None of them, none whatsoever. First of all, you will probably never see me in another dragster. These guys here stayed in the sport for the money. They had big sponsors and they didn't want to lose them. That's pretty much something that I don't have to worry about.

    Do you ever see yourself driving another funnycar again?

    Anything can happen but I doubt it.

    What do you enjoy most about being retired?

    Freedom. Nobody telling me what to do where to go who to talk to.

    How do you want to be remembered?

    Just somebody who enjoyed racing and gave it everything that I had.

    June 30, 2003
     
    • Appreciation Appreciation x 4
  2. FC138fan

    Nitro Member

    Other fun stuff I dug up-


    What hobbies do you have? Restoring classic cars.

    How did you get your start in racing? Took my 57 Chevy that I drove on the street, then started racing it.

    What was your favorite race ever? 1995 Big Bud shootout, winning $100,000.

    Who do you most admire? Myself.

    Who is your lifelong hero? Myself.

    What are you better then everyone at? Everything.

    What's your favorite TV show? Sopranos.

    Who is your favorite entertainer? John Force

    What is your favorite food? Turkey with dressing, and M&M's for dessert.

    What do you like on your pizza? Cheese.

    Do you drink Coke or Pepsi? Pepsi.

    What's your favorite cocktail? Canadian Club.

    Who is your favorite actor/actress? Adam Sandler.

    What does no one know about you? "He has a big heart" -girlfriend Susie

    What do you hope you never have to do again? Crash a car as hard as I did in Gainesville.

    What was the smartest thing you ever did? Start racing, then quit racing.

    What was the best advice you ever got? Don't quit, get fired instead.

    What is your purpose in life? Drag racing. I just love racing, its my whole life driving that car.

    What makes you the happiest? Winning

    What makes you the maddest? Watching John Force win.

    What is your favorite thing to do? Win races.

    Who do you get inspiration from, what motivates you to win? The smell of nitro I guess <laughing> I don't know. I get up in the morning and I wanna win a race, it doesn't matter what day it is.

    What kind of music do you listen to? Bob Seager.

    What is your favorite movie? Man on the Moon, with Jim Carey.

    What are you most proud of that not many people know about? I probably can't talk about it! <laughing>

    If you could have one wish what would it be? Win the world championship.

    What do you do in the off-season? There really isn't any off season anymore. Ill probably get home in the end of November and we are back out testing. I leave the day after Christmas and head back out to Phoenix and start testing. So basically racing is my life right now.

    Do you still enjoy racing? I love it.

    What was your favorite race memory? Gainsville, winning that race and crashing. I always wanted to win Gainsville, so that was a big win for me.

    What is your worst racing memory? Losing to John Force in the final at the 1996 US Nationals.

    What was your all time favorite ride and why? My all time favorite rides are when I run Force and beat him. I have beat him when he was on fire, and I have beat him when I was on fire. But my favorite would probably be Phoenix when I was sponsored by Blower Drive Service. I beat him by three or four thousandths. Anyhow, the car blew right up in the lights and he had parts of my car inside his car. That was one of the highlights of my life.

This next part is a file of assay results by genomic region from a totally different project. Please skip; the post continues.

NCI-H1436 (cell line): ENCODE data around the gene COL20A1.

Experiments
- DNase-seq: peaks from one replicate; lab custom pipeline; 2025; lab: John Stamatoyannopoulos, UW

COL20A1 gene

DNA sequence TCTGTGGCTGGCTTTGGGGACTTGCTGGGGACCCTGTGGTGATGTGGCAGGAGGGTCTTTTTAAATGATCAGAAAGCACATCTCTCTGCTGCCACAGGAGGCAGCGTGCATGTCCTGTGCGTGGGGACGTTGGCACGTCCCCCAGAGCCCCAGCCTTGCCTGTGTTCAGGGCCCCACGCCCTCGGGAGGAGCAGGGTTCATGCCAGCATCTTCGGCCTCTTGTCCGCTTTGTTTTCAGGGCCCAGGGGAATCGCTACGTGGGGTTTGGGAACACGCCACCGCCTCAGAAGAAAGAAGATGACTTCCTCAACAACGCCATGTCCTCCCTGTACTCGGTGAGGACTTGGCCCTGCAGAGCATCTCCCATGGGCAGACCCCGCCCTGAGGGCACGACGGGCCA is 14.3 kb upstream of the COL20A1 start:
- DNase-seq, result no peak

If you could change the NHRA, what would you change if anything? Everybody running it. I'm not going to name any names, but I think I'd start at the top and work my way to the bottom. You don't have a big fall if you go to the bottom with one of them guys.

    Do you have a pre-race ritual? No, not really. Just go up there and throw my stuff on and jump in the car and try to go win.

    What goes through your mind as you drive down the quarter mile? Doin' my job. Keepin' the car in the center, tryin to feel what the car is doing, and not pushing it to where its gonna blow up. Just tryin feel the run.

    What is your favorite race track and why? Gainsville. I mean its close, and I just love the race track. I love the facility. Gainsville, you know being a home track was always a big track that I wanted to win at, and when I did win there... I'd like to win there again and get a chance to go to the winner's circle.

    Do you think if the speeds go too far up they will come up with more rules to restrict them? I don't think they will. Its to a point where we pretty much slowed ourselves down. You can just go so fast. It's gonna be tough to make any improvements out there, any big improvements. Sooner or later something will come along, but I don't think the NHRA will try to slow us down anymore.

    Where do you see drag racing going in the future? That's hard to say right now, Its obviously going to keep improving and gettin' better, you know sooner or later we are going to run into the E.T. limits. We have been in the 4.70 range for quite a few years now and I don't think your gonna see it go too deeper in funnycar. You may see some 4.60's down the road someday.

    <chuckling> Tell my kid when you talk to him on the website quit callin' me old fart or I'm gonna kick his ass!
     
    • Appreciation Appreciation x 2
    • Like Like x 1
  3. stitcherbob

    Nitro Member

    Wow,I was with him on every answer until he mentioned Adam Sandler....:mad::p